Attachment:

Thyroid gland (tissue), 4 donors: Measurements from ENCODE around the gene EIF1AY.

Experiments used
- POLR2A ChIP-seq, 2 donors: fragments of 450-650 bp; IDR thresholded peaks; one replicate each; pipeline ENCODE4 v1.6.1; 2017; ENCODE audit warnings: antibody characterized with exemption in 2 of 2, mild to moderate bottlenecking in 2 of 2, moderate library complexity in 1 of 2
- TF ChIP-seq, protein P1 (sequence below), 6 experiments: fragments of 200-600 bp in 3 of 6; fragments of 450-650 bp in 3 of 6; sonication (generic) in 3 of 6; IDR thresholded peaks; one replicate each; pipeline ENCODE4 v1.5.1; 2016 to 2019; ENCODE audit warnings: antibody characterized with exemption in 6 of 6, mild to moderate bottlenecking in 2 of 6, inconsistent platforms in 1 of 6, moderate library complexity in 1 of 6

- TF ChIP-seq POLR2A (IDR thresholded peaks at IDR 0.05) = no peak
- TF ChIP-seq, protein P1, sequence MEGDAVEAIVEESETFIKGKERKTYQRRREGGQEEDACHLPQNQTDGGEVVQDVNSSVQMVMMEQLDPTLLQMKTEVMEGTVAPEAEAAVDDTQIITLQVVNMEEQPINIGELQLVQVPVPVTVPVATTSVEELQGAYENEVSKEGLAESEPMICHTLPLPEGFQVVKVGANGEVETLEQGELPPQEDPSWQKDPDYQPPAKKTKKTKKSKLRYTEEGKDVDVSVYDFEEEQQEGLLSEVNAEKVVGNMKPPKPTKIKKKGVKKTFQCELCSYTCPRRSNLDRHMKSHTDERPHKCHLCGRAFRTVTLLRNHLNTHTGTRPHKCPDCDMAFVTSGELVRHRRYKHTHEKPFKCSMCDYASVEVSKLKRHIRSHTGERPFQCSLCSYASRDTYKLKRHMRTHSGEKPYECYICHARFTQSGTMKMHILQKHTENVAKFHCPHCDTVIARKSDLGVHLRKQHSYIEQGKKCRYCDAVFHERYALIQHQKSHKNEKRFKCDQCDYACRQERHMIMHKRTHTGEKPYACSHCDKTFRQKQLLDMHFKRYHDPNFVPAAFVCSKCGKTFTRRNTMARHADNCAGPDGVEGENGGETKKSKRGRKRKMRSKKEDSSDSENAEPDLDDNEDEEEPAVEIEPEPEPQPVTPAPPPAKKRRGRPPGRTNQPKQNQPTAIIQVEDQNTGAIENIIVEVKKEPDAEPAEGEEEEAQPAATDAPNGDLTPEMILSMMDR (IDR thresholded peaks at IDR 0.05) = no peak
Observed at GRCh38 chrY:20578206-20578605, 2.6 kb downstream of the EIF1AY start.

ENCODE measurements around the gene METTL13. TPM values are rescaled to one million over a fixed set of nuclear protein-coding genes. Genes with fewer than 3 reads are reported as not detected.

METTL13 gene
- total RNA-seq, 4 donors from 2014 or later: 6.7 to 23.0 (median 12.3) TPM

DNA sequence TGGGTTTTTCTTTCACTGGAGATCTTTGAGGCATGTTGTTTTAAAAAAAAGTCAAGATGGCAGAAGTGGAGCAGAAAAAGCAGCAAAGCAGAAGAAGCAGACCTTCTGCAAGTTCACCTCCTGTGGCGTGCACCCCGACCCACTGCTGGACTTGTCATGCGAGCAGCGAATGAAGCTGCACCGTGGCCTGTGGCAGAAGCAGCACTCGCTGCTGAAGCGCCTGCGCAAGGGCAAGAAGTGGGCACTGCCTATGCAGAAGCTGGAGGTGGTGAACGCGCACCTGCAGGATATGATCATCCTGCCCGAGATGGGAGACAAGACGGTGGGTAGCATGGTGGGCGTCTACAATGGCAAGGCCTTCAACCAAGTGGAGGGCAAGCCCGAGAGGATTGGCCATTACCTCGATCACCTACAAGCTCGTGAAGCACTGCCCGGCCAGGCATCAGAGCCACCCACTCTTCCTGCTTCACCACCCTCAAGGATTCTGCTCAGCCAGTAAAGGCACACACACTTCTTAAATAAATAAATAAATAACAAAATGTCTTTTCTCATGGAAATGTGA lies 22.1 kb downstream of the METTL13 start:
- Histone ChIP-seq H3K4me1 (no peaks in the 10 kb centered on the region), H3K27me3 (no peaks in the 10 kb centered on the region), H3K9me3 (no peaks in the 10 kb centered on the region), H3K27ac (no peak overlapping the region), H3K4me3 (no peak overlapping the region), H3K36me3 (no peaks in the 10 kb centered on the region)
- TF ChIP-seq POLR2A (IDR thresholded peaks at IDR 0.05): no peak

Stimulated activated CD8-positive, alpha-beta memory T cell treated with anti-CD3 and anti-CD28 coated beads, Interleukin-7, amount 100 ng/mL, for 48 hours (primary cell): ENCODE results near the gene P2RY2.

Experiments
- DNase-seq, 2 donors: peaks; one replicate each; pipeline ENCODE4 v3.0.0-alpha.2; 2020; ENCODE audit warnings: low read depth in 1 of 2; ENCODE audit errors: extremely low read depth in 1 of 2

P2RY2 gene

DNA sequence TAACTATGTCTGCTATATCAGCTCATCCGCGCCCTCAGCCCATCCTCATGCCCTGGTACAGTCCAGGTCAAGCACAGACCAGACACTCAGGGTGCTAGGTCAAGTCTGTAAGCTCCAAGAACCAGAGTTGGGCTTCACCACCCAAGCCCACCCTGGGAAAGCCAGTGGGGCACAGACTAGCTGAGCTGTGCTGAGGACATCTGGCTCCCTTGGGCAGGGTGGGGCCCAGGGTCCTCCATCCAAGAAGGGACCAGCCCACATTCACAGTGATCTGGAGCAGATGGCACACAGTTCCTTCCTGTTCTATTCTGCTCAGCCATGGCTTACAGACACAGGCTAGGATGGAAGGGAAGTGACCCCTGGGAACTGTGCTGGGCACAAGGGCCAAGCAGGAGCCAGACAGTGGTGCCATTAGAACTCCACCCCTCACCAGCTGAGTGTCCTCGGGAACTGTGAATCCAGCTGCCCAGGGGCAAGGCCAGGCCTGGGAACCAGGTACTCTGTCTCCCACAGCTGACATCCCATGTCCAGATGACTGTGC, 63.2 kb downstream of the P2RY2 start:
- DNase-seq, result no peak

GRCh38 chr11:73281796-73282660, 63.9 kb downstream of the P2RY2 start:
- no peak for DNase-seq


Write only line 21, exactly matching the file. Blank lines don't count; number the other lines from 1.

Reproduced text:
- no peak for DNase-seq